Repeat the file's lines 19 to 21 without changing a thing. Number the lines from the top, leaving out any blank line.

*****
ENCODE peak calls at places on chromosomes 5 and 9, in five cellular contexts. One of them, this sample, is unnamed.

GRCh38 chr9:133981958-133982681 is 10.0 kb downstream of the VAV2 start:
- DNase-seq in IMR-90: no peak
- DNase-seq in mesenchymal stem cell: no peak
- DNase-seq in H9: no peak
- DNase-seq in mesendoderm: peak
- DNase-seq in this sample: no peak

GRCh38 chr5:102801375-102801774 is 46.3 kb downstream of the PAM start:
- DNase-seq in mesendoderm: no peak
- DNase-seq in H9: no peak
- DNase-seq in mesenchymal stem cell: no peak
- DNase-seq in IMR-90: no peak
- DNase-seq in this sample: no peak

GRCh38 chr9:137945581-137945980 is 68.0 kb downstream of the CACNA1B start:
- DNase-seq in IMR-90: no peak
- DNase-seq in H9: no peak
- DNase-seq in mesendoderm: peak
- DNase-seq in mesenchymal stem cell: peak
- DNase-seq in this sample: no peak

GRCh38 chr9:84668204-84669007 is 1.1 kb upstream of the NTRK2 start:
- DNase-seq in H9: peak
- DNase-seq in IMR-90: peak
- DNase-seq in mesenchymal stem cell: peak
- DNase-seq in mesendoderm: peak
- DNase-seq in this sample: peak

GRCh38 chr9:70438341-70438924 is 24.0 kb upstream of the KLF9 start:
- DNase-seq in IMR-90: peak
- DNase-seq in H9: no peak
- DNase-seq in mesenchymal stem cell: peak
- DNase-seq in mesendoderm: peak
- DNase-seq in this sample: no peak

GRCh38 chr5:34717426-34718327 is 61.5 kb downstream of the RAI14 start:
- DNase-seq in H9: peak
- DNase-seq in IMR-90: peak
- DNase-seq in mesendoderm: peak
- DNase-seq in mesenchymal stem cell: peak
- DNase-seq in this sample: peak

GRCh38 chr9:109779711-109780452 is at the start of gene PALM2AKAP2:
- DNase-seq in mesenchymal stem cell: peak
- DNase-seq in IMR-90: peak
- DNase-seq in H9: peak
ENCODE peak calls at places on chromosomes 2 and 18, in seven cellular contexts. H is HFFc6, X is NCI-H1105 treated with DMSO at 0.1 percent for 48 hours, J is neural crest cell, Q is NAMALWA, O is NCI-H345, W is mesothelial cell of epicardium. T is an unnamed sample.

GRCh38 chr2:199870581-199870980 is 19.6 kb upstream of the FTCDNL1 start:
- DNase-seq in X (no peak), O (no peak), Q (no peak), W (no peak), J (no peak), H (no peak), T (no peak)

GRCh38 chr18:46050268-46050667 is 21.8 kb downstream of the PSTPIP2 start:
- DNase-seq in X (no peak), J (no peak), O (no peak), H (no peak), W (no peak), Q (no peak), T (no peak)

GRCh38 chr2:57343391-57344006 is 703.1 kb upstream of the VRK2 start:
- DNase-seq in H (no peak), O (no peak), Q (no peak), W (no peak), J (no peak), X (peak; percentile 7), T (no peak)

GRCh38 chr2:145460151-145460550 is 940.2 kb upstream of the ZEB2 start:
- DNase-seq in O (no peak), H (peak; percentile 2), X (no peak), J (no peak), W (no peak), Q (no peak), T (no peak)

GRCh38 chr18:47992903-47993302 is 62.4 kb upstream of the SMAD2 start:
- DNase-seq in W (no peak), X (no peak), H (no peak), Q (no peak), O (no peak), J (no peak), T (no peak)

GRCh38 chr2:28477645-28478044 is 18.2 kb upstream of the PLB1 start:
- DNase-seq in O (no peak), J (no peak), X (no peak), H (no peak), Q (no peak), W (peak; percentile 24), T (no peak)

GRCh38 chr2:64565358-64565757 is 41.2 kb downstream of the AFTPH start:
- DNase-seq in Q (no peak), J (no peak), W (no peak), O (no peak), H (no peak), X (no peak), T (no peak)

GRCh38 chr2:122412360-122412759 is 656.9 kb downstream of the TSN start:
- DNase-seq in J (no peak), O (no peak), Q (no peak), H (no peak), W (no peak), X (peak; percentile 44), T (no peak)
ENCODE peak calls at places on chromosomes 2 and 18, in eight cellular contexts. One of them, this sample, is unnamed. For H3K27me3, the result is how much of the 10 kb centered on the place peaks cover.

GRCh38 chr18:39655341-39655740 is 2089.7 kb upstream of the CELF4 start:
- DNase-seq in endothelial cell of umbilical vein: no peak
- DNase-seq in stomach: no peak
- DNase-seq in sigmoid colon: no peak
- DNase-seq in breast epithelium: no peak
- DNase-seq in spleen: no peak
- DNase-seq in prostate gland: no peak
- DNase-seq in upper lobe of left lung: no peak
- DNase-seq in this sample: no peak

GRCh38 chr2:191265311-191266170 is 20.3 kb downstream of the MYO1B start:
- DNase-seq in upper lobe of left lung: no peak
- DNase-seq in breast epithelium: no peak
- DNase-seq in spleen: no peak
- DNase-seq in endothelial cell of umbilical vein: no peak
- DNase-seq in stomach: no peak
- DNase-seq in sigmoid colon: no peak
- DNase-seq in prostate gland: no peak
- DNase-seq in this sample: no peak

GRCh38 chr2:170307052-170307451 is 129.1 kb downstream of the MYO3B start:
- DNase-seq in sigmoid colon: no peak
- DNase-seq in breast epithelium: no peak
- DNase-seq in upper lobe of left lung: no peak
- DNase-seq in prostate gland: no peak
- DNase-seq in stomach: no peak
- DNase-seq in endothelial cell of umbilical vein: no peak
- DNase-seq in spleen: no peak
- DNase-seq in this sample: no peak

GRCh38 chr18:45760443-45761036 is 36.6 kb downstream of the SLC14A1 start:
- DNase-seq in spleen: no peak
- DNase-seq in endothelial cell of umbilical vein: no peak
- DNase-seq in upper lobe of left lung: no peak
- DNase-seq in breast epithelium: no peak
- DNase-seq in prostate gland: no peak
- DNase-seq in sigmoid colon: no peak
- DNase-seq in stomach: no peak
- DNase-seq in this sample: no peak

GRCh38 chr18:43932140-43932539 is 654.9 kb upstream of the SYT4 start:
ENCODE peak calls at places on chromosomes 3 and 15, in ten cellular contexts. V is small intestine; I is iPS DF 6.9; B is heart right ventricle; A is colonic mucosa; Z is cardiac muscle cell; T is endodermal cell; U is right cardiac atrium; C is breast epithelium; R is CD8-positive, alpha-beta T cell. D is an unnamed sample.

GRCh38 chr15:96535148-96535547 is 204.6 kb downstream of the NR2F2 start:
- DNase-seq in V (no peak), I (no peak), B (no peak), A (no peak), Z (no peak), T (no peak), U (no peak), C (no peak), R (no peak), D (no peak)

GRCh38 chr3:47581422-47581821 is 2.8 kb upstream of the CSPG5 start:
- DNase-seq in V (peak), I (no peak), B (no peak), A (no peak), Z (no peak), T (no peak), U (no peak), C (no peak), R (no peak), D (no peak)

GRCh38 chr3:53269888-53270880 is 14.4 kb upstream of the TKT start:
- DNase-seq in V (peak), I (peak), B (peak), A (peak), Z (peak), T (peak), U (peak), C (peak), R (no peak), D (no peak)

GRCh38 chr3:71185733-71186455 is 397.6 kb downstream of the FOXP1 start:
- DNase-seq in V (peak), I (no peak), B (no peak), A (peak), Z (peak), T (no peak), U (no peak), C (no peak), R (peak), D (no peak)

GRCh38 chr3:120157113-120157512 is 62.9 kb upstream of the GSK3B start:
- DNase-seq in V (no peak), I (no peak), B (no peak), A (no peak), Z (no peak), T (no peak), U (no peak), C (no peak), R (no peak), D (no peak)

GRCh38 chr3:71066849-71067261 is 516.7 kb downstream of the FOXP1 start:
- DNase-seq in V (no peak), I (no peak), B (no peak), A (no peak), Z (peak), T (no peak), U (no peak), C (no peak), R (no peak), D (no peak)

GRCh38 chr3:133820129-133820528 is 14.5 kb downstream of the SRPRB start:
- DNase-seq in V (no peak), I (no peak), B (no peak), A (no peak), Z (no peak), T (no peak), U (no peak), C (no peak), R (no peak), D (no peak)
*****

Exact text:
- DNase-seq in this sample: no peak

GRCh38 chr9:84668204-84669007 is 1.1 kb upstream of the NTRK2 start:
- DNase-seq in H9: peak